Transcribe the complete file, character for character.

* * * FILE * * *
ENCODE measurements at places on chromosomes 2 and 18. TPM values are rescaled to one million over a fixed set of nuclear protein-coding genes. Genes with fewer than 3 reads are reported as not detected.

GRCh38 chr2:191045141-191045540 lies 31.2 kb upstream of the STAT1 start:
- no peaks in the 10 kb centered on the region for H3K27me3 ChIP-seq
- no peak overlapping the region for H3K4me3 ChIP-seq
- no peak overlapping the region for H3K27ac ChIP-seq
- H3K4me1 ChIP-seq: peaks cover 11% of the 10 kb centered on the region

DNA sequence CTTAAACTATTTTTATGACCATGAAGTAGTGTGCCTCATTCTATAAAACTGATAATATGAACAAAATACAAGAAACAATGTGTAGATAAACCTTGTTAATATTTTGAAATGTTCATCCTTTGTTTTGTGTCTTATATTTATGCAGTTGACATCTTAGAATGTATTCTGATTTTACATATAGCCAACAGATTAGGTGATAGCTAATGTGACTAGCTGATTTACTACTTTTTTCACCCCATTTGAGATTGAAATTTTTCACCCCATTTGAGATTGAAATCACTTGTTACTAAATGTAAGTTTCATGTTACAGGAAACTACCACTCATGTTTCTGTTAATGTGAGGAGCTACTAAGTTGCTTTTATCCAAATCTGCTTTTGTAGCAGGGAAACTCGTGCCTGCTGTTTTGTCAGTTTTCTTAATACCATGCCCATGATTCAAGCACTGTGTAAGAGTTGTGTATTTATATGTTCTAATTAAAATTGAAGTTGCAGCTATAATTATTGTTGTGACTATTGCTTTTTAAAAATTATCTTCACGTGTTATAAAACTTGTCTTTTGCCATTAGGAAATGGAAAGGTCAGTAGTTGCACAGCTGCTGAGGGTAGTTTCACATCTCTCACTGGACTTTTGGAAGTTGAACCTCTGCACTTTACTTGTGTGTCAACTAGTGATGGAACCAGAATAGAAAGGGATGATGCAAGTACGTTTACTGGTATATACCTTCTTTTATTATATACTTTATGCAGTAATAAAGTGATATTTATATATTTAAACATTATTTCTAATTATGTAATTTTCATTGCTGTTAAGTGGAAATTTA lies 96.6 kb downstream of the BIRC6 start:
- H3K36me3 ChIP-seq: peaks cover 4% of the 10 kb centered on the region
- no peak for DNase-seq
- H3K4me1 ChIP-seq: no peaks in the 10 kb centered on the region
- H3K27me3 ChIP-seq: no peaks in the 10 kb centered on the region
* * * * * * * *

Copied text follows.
ENCODE measurements at places on chromosomes 2 and 18. TPM values are rescaled to one million over a fixed set of nuclear protein-coding genes. Genes with fewer than 3 reads are reported as not detected.

GRCh38 chr2:191045141-191045540 lies 31.2 kb upstream of the STAT1 start:
- no peaks in the 10 kb centered on the region for H3K27me3 ChIP-seq
- no peak overlapping the region for H3K4me3 ChIP-seq
- no peak overlapping the region for H3K27ac ChIP-seq
- H3K4me1 ChIP-seq: peaks cover 11% of the 10 kb centered on the region

DNA sequence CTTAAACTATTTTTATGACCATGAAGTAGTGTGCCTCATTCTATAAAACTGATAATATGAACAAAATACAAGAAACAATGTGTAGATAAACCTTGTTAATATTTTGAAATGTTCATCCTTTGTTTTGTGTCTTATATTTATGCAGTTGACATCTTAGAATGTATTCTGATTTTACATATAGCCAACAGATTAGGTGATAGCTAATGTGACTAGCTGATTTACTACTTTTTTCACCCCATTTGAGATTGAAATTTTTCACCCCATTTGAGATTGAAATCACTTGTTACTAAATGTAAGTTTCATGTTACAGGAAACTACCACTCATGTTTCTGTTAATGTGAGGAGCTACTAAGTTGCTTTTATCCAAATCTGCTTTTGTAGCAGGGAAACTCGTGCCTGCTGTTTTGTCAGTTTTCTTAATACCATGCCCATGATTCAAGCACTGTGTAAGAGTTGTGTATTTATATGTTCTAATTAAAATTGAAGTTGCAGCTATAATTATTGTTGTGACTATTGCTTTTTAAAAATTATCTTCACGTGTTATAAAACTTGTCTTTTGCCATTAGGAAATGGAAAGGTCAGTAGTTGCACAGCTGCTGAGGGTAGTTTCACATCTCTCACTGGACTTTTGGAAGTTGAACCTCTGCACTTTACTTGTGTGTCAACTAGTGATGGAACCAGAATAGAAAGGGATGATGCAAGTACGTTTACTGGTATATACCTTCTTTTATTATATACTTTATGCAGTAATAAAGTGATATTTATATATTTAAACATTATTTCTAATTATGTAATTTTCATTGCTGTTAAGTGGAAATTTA lies 96.6 kb downstream of the BIRC6 start:
- H3K36me3 ChIP-seq: peaks cover 4% of the 10 kb centered on the region
- no peak for DNase-seq
- H3K4me1 ChIP-seq: no peaks in the 10 kb centered on the region
- H3K27me3 ChIP-seq: no peaks in the 10 kb centered on the region